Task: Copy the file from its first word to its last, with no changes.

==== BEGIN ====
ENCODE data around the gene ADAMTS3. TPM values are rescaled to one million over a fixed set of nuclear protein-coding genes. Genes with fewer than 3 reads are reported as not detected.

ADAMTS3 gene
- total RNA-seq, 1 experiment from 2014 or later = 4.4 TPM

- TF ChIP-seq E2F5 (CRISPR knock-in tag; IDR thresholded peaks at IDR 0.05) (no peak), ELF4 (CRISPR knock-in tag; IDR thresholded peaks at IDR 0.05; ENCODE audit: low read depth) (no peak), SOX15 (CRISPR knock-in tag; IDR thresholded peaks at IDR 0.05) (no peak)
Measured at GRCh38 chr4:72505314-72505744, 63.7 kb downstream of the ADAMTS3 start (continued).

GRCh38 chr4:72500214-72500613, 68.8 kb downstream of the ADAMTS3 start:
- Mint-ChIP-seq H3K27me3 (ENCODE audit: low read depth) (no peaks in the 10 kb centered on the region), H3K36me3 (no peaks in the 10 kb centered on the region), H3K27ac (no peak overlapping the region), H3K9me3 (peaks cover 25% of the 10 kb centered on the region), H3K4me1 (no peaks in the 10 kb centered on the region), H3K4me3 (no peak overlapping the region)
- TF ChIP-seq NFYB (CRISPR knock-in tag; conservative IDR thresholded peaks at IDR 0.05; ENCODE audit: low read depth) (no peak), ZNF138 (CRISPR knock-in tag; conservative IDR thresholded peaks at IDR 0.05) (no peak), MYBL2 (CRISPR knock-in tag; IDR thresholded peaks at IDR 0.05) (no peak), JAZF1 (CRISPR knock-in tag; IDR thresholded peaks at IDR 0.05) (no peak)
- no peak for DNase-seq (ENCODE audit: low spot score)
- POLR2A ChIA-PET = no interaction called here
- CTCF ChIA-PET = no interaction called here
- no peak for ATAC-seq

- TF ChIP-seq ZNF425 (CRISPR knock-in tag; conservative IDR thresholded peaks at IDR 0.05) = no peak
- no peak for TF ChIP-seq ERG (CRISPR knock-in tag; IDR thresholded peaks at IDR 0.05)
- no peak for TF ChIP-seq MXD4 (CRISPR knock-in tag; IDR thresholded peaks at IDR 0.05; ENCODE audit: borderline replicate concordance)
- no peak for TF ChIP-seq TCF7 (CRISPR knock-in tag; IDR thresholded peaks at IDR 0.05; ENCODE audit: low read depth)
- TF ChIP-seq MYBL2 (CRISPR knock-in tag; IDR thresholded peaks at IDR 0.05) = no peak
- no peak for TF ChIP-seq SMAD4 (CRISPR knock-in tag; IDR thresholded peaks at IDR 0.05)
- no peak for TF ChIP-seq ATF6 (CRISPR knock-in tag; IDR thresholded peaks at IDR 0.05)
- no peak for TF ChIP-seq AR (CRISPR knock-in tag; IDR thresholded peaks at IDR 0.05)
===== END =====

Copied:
ENCODE data around the gene ADAMTS3. TPM values are rescaled to one million over a fixed set of nuclear protein-coding genes. Genes with fewer than 3 reads are reported as not detected.

ADAMTS3 gene
- total RNA-seq, 1 experiment from 2014 or later = 4.4 TPM

- TF ChIP-seq E2F5 (CRISPR knock-in tag; IDR thresholded peaks at IDR 0.05) (no peak), ELF4 (CRISPR knock-in tag; IDR thresholded peaks at IDR 0.05; ENCODE audit: low read depth) (no peak), SOX15 (CRISPR knock-in tag; IDR thresholded peaks at IDR 0.05) (no peak)
Measured at GRCh38 chr4:72505314-72505744, 63.7 kb downstream of the ADAMTS3 start (continued).

GRCh38 chr4:72500214-72500613, 68.8 kb downstream of the ADAMTS3 start:
- Mint-ChIP-seq H3K27me3 (ENCODE audit: low read depth) (no peaks in the 10 kb centered on the region), H3K36me3 (no peaks in the 10 kb centered on the region), H3K27ac (no peak overlapping the region), H3K9me3 (peaks cover 25% of the 10 kb centered on the region), H3K4me1 (no peaks in the 10 kb centered on the region), H3K4me3 (no peak overlapping the region)
- TF ChIP-seq NFYB (CRISPR knock-in tag; conservative IDR thresholded peaks at IDR 0.05; ENCODE audit: low read depth) (no peak), ZNF138 (CRISPR knock-in tag; conservative IDR thresholded peaks at IDR 0.05) (no peak), MYBL2 (CRISPR knock-in tag; IDR thresholded peaks at IDR 0.05) (no peak), JAZF1 (CRISPR knock-in tag; IDR thresholded peaks at IDR 0.05) (no peak)
- no peak for DNase-seq (ENCODE audit: low spot score)
- POLR2A ChIA-PET = no interaction called here
- CTCF ChIA-PET = no interaction called here
- no peak for ATAC-seq

- TF ChIP-seq ZNF425 (CRISPR knock-in tag; conservative IDR thresholded peaks at IDR 0.05) = no peak
- no peak for TF ChIP-seq ERG (CRISPR knock-in tag; IDR thresholded peaks at IDR 0.05)
- no peak for TF ChIP-seq MXD4 (CRISPR knock-in tag; IDR thresholded peaks at IDR 0.05; ENCODE audit: borderline replicate concordance)
- no peak for TF ChIP-seq TCF7 (CRISPR knock-in tag; IDR thresholded peaks at IDR 0.05; ENCODE audit: low read depth)
- TF ChIP-seq MYBL2 (CRISPR knock-in tag; IDR thresholded peaks at IDR 0.05) = no peak
- no peak for TF ChIP-seq SMAD4 (CRISPR knock-in tag; IDR thresholded peaks at IDR 0.05)
- no peak for TF ChIP-seq ATF6 (CRISPR knock-in tag; IDR thresholded peaks at IDR 0.05)
- no peak for TF ChIP-seq AR (CRISPR knock-in tag; IDR thresholded peaks at IDR 0.05)